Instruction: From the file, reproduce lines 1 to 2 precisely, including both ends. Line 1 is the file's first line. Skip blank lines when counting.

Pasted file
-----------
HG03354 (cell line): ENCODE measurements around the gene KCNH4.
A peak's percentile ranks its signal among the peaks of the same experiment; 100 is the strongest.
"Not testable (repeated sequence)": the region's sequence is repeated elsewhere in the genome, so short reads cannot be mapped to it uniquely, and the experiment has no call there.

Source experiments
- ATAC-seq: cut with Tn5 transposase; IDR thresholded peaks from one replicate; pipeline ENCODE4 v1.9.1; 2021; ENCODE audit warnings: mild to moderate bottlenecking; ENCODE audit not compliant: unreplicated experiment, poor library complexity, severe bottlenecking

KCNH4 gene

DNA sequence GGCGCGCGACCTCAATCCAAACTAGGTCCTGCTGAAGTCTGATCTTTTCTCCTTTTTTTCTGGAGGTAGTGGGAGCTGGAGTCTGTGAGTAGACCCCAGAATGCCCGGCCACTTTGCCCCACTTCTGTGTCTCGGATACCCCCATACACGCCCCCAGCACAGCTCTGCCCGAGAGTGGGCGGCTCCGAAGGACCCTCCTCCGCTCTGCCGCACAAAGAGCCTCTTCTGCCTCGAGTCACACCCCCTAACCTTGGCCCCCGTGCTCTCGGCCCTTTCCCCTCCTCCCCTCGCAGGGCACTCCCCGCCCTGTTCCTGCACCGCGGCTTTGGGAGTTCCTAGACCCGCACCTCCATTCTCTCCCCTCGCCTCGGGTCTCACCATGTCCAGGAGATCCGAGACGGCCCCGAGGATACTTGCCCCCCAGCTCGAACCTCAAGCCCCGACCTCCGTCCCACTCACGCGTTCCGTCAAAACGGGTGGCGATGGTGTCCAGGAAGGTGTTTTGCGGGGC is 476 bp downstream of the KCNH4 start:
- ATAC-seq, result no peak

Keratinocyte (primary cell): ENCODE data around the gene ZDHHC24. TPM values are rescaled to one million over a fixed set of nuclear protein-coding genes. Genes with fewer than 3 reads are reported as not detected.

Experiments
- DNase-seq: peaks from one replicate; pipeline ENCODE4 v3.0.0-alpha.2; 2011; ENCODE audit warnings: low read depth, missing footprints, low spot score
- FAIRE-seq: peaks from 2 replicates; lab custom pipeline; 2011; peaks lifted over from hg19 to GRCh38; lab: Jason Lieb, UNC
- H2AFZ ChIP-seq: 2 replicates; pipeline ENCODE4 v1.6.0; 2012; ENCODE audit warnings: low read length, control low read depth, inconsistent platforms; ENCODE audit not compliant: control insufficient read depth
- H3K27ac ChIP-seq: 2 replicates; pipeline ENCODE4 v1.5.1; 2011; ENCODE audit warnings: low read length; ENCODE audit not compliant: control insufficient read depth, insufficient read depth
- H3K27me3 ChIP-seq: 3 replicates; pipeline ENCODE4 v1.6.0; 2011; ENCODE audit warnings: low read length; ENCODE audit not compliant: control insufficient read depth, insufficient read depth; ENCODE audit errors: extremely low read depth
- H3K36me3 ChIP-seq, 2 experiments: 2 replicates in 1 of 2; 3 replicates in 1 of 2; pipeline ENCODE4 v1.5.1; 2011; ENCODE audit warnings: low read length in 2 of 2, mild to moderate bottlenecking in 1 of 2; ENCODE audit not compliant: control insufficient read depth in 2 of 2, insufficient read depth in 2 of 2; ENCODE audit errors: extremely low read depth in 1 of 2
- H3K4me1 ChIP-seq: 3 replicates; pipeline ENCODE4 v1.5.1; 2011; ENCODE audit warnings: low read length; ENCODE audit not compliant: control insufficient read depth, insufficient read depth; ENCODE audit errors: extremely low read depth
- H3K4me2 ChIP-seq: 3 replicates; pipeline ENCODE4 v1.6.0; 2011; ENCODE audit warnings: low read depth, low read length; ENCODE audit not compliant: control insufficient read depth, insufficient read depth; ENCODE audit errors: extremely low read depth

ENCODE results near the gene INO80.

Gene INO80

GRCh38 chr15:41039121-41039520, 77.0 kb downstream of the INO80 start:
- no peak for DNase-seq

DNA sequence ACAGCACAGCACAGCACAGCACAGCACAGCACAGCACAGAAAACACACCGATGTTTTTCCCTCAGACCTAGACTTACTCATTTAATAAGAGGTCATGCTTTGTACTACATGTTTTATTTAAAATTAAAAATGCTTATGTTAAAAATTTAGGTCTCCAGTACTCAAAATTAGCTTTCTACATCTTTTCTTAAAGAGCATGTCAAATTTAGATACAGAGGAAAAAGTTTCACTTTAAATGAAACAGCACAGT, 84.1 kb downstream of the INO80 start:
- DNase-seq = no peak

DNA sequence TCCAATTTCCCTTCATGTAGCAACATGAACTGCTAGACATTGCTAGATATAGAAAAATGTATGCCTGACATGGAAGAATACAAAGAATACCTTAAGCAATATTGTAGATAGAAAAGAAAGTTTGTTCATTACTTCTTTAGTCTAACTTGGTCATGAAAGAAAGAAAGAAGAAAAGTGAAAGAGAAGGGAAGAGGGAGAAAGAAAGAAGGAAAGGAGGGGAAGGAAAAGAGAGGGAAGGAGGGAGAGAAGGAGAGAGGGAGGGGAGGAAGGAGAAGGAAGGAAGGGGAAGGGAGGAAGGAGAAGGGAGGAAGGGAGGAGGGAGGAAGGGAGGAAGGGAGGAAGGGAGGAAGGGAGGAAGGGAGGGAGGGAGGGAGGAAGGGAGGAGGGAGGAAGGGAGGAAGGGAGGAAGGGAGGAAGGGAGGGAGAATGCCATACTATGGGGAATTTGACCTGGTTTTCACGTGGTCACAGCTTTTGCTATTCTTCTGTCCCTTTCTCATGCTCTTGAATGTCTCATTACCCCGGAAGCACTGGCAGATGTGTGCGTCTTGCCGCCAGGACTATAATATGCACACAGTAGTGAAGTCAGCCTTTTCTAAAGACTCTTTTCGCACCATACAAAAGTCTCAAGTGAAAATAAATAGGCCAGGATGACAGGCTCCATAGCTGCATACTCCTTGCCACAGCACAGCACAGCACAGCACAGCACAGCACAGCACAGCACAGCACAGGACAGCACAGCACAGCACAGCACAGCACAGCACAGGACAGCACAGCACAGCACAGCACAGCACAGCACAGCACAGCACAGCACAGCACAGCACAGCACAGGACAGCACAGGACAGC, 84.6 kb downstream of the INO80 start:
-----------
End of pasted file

HG03354 (cell line): ENCODE measurements around the gene KCNH4.
A peak's percentile ranks its signal among the peaks of the same experiment; 100 is the strongest.